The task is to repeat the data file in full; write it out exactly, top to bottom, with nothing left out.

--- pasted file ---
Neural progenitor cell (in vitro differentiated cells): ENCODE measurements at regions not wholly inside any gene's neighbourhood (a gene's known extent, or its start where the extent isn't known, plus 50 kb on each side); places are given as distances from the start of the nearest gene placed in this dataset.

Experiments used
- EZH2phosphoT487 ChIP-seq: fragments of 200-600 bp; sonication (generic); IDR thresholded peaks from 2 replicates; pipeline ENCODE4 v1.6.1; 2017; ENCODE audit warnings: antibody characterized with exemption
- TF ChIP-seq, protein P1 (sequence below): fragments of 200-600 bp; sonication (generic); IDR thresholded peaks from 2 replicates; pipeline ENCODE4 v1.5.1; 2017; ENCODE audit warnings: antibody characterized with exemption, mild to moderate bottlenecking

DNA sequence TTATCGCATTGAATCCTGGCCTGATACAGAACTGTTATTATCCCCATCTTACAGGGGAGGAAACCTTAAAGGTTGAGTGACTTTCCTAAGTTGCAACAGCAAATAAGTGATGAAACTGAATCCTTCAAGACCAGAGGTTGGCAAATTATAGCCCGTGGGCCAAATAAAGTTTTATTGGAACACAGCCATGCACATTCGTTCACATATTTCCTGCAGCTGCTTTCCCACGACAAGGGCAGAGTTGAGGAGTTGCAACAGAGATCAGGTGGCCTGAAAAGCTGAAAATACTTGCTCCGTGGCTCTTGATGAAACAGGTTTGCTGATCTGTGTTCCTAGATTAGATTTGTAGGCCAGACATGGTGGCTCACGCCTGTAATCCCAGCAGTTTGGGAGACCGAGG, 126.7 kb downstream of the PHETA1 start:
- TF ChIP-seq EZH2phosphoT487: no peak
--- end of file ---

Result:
Neural progenitor cell (in vitro differentiated cells): ENCODE measurements at regions not wholly inside any gene's neighbourhood (a gene's known extent, or its start where the extent isn't known, plus 50 kb on each side); places are given as distances from the start of the nearest gene placed in this dataset.

Experiments used
- EZH2phosphoT487 ChIP-seq: fragments of 200-600 bp; sonication (generic); IDR thresholded peaks from 2 replicates; pipeline ENCODE4 v1.6.1; 2017; ENCODE audit warnings: antibody characterized with exemption
- TF ChIP-seq, protein P1 (sequence below): fragments of 200-600 bp; sonication (generic); IDR thresholded peaks from 2 replicates; pipeline ENCODE4 v1.5.1; 2017; ENCODE audit warnings: antibody characterized with exemption, mild to moderate bottlenecking

DNA sequence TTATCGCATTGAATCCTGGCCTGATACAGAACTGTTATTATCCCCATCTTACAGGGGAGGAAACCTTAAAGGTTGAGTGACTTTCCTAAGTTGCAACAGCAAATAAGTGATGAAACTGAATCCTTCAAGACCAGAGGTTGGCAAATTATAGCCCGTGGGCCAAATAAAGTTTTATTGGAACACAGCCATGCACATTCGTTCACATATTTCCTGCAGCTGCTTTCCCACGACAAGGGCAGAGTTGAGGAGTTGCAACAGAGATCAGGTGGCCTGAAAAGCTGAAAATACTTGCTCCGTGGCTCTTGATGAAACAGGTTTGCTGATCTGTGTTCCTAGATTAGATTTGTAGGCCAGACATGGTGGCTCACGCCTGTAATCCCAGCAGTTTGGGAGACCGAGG, 126.7 kb downstream of the PHETA1 start:
- TF ChIP-seq EZH2phosphoT487: no peak